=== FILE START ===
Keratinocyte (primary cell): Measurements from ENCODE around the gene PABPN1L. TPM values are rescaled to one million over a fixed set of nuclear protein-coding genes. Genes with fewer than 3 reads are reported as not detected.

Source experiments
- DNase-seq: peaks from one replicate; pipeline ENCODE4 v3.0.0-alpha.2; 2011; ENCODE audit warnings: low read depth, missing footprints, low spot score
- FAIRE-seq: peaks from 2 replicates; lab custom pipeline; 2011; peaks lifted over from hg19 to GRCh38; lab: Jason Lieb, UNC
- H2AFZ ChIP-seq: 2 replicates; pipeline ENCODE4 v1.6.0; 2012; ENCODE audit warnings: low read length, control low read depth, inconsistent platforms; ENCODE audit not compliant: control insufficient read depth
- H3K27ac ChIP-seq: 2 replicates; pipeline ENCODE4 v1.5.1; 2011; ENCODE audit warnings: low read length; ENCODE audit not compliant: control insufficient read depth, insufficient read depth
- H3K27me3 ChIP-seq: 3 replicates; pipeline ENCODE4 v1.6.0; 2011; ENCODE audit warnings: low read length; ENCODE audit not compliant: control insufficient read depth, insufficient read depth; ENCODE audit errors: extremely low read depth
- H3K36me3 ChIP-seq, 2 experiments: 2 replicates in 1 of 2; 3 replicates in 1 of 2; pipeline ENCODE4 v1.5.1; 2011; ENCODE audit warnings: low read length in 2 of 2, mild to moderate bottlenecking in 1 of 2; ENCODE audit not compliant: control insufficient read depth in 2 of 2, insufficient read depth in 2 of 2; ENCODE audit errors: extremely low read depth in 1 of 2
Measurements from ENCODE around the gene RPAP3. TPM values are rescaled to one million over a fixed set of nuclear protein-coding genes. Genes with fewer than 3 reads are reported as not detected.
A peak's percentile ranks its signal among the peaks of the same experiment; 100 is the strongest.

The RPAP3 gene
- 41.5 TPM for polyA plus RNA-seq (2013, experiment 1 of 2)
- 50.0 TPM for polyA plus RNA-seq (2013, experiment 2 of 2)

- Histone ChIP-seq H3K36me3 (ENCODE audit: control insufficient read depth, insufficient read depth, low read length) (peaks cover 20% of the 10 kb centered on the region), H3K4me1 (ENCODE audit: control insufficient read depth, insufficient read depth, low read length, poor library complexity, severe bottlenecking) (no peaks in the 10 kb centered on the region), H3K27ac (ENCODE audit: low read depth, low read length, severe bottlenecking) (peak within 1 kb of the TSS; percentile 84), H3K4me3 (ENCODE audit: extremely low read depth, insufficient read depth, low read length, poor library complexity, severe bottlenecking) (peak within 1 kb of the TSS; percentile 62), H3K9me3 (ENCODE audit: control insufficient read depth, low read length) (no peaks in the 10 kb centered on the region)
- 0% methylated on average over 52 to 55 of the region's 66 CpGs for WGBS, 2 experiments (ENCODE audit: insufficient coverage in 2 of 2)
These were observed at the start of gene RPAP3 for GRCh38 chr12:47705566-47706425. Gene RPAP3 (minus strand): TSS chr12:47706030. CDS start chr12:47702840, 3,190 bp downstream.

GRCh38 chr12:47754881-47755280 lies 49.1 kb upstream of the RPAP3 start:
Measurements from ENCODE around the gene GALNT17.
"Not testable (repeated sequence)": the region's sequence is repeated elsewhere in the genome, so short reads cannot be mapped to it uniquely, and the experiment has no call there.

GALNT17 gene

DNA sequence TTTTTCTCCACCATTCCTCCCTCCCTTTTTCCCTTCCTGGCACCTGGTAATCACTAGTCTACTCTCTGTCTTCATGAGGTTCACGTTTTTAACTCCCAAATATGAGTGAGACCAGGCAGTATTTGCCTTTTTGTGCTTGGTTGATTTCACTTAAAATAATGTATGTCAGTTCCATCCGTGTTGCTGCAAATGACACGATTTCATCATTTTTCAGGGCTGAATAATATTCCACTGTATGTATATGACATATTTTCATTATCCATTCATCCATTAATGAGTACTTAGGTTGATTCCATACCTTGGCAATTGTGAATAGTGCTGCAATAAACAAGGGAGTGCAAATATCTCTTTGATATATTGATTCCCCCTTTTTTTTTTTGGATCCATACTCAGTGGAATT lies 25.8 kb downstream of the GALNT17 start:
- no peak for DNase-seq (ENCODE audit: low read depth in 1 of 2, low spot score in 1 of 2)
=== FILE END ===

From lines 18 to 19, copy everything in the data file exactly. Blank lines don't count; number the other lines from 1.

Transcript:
Measurements from ENCODE around the gene GALNT17.
"Not testable (repeated sequence)": the region's sequence is repeated elsewhere in the genome, so short reads cannot be mapped to it uniquely, and the experiment has no call there.